Utah lawmaker unveils new bill to rein in emergency no-bid state contracts

in Government

After months of questions about controversial state contracts made outside of the normal bidding process in the early days of the coronavirus pandemic, a legislative panel gave its early stamp of approval Tuesday to a new bill designed to promote more transparency and accountability in emergency state purchases.

Under the proposal, procurement officials would be required to make certain information publicly available within two weeks of an emergency purchase, including copies of each written contract and the name of the highest ranking government official who approved it — something that has proved elusive at times in Utah’s flurry of no-bid contracts.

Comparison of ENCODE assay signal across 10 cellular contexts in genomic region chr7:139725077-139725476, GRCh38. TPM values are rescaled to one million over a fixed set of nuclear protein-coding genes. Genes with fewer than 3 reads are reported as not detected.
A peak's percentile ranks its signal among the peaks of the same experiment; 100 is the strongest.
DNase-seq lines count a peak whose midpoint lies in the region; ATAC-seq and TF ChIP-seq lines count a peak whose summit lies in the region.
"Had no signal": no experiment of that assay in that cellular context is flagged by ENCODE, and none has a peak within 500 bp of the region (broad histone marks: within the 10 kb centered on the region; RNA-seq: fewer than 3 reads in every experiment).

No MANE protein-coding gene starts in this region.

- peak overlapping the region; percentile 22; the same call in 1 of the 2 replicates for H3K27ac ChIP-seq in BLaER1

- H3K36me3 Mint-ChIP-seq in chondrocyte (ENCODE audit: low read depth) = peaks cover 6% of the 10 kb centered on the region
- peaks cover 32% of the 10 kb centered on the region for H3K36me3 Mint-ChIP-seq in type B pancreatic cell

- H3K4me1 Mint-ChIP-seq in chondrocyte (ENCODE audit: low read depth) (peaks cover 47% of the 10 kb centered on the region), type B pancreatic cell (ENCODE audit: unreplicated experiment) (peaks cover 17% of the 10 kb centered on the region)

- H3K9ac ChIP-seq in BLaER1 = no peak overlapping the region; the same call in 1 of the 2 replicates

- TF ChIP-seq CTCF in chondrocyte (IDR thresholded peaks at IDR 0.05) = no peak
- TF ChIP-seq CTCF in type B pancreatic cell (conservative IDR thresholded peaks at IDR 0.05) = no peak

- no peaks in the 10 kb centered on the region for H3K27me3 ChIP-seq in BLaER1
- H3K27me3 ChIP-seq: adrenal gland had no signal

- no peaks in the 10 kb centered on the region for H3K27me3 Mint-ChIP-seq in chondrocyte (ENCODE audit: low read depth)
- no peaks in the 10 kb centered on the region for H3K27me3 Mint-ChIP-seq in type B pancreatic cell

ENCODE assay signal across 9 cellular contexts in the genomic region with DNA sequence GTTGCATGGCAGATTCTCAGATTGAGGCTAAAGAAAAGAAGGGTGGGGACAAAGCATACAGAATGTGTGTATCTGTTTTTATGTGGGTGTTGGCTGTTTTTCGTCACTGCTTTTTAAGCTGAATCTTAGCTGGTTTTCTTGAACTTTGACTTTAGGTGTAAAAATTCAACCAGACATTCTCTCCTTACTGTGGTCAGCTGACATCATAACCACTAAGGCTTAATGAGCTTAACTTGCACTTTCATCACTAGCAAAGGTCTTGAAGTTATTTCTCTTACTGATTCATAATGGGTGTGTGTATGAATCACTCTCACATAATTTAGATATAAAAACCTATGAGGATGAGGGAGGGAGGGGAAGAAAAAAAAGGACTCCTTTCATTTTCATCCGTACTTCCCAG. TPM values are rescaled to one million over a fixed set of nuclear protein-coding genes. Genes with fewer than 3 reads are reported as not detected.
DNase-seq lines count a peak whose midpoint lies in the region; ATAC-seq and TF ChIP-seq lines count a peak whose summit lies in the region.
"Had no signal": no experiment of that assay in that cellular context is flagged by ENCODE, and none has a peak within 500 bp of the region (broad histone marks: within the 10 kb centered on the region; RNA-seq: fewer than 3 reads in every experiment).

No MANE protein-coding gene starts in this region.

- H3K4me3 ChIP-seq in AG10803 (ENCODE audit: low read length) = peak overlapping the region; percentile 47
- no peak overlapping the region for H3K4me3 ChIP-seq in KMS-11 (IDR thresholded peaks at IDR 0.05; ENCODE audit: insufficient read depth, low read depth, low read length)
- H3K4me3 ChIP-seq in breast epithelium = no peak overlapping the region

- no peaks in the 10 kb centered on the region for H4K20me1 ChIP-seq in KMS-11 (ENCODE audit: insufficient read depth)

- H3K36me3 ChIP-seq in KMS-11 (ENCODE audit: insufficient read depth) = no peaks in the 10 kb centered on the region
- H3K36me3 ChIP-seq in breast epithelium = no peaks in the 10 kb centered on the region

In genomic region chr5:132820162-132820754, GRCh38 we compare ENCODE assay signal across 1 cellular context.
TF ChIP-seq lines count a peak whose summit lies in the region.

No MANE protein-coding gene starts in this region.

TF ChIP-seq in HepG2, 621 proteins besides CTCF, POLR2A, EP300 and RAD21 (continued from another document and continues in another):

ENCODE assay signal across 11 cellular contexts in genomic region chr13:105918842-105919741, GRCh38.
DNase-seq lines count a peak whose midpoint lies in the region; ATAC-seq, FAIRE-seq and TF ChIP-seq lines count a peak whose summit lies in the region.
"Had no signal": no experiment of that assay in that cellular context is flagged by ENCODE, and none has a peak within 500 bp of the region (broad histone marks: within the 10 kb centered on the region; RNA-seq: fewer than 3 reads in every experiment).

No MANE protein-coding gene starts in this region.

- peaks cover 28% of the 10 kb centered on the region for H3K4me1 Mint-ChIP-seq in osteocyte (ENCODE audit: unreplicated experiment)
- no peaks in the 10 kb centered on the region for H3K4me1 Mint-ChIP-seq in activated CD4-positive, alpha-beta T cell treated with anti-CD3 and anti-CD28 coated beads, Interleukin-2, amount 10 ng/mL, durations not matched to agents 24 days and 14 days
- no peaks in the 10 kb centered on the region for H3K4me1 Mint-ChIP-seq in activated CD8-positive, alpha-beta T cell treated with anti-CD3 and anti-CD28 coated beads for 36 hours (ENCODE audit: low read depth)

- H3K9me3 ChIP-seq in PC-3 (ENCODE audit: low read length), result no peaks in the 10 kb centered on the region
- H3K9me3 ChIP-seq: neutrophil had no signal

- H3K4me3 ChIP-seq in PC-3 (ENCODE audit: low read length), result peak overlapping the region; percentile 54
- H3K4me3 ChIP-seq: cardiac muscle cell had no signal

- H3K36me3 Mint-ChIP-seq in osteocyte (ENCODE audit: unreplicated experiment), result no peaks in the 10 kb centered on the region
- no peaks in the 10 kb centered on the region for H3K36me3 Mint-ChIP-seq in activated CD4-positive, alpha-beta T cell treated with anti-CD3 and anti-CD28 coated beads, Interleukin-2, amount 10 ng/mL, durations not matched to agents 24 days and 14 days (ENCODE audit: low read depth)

The bill also seeks to set an end date for contracts entered into outside of normal purchasing processes. No-bid agreements related to a natural disaster — including an explosion, fire, flood, storm, tornado or windstorm — could last no longer than 60 days under the proposed legislation, while all other emergency procurements contracts, including those related to a pandemic, could last no longer than 30 days.

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